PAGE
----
Some of the recent package changes for the GNOME 3.22 Beta include sharing support for GNOME Photos, various Mutter and GNOME Shell improvements (including Wayland improvements!), and GTK improvements.

Ubuntu Leftovers

Filed under
Ubuntu
  • Canonical and QTS Team on Private, Managed OpenStack Cloud Solution

    For several years running, OpenStack Foundation surveys have revealed that Ubuntu is the most common platform for OpenStack deployments to be built on. Organizations report that they choose OpenStack and Ubuntu to save money and avoid vendor lock-in. These themes have been emphasized by Canonical at OpenStack Summit.

    Now, responding to what they describe as "increasing demand for flexible, open source and cost-predictable cloud solutions, QTS Realty Trust, Inc. and Canonical, the company behind Ubuntu, have announced a private, fully managed OpenStack cloud solution. It will be available from any of QTS' secure data centers in mid-September.

    Built on Ubuntu OpenStack and using Canonical's application modeling service Juju as well as Canonical's Bare Metal as a Service (MaaS), QTS' OpenStack cloud will be fully managed. Essentially, organizations can treat it as a turnkey cloud solution.

  • Rotate Screen on Ubuntu Easily With This Indicator Applet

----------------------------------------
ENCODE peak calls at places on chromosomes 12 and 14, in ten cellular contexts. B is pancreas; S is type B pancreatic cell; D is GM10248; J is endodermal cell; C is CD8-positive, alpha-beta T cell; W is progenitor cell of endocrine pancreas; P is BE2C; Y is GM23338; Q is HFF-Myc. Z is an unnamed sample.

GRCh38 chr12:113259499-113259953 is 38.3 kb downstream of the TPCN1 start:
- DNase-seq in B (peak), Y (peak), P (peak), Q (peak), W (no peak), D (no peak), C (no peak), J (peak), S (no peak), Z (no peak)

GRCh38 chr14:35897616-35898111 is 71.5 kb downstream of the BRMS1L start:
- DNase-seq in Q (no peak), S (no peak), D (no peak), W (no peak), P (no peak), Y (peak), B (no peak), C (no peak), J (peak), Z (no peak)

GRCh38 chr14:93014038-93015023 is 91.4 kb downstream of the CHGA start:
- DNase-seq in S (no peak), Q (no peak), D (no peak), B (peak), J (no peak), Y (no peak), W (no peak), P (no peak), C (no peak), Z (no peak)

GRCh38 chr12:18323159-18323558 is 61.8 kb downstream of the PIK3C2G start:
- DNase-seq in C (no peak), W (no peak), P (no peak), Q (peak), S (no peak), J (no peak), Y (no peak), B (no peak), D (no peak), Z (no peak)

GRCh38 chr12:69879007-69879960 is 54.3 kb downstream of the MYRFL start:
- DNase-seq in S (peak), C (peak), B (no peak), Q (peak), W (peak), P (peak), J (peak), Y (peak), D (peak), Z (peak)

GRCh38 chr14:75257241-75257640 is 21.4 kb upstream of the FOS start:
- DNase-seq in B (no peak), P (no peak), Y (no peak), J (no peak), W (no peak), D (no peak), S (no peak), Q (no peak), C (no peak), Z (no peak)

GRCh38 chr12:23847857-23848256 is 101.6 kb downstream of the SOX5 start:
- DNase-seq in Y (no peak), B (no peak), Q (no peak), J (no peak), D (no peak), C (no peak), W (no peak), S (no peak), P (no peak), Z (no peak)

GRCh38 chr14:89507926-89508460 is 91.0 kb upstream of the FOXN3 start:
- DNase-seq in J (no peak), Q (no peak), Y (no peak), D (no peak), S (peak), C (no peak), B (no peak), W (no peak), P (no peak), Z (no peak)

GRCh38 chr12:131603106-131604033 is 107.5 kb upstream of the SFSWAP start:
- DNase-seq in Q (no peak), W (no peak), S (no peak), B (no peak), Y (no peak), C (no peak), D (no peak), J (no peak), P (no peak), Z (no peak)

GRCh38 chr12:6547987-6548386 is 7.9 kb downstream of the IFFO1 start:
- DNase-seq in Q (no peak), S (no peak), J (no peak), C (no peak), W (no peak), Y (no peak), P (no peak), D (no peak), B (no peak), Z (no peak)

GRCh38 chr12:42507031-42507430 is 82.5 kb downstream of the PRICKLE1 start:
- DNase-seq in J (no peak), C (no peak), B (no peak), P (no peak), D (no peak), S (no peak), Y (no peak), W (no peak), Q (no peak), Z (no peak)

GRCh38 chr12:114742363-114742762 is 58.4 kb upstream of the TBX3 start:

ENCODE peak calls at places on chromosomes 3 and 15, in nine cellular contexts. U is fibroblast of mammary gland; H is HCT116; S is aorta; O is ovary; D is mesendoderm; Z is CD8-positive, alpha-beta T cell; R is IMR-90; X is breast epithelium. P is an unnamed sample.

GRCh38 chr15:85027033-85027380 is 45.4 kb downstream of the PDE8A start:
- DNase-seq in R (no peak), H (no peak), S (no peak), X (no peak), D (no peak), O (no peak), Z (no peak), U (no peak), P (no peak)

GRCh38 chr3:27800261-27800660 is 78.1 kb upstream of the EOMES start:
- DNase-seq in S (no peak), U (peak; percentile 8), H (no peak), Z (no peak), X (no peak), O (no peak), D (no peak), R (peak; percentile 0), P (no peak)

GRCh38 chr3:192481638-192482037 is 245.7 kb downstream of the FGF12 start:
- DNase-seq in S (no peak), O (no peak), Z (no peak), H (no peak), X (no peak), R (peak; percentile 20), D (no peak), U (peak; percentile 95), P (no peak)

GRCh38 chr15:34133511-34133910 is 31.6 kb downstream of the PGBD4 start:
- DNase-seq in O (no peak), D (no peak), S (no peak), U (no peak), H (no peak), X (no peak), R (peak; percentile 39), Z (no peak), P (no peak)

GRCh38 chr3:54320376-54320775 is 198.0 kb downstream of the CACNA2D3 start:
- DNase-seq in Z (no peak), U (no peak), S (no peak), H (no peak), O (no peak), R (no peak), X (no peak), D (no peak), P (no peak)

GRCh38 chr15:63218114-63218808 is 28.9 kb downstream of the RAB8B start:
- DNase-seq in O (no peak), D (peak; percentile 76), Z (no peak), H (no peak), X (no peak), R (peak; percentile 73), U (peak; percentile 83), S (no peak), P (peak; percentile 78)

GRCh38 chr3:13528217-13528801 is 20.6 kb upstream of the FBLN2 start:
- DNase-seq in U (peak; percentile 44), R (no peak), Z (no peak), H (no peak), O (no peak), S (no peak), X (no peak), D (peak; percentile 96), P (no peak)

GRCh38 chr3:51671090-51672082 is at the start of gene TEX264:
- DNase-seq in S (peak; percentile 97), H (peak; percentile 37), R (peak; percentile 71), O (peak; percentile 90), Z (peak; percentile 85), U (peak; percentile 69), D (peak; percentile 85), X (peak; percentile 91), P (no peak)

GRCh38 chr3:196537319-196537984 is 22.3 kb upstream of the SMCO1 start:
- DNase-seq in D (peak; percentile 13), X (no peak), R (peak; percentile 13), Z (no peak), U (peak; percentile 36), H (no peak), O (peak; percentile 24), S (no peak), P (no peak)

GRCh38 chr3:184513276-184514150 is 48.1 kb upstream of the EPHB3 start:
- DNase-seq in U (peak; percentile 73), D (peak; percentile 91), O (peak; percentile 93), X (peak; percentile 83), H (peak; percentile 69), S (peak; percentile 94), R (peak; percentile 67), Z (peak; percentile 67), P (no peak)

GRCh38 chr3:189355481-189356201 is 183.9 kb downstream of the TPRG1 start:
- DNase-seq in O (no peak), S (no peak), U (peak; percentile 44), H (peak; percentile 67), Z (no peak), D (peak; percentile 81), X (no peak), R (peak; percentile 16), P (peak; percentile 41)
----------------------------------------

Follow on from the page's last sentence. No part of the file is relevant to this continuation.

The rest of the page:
Sam, our backend web hamster, makes occasional use of a portrait monitor. He says it makes reading long terminal sessions easier.

  • Peppermint OS explained

    In the childhood many of us must have eaten peppermint tablets. Well, just the name gives us some nostalgic moments. So today on the 12th segment of "Introduction with Linux Distro" we are having Peppermint OS as our guest. Peppermint OS is a lightweight option for those with old machines or those who loves fast and light OS.

  • Linux Mint Rounds Out 18 'Sarah' Releases With Beta KDE Edition

    Earlier this month, the Linux Mint developer team released the Xfce edition of Linux Mint 18 'Sarah', which followed the main release at the end of June. But now it's time for some Plasma action, with a beta release of the upcoming Linux Mint 18 KDE edition.

    It's worth noting that all three Linux Mint 18 editions are LTS releases (long-term support), with a promise to be supported until 2021. For that reason, these releases don't include bleeding-edge software, but instead software that can be assured to be stable right-out-of-the-box.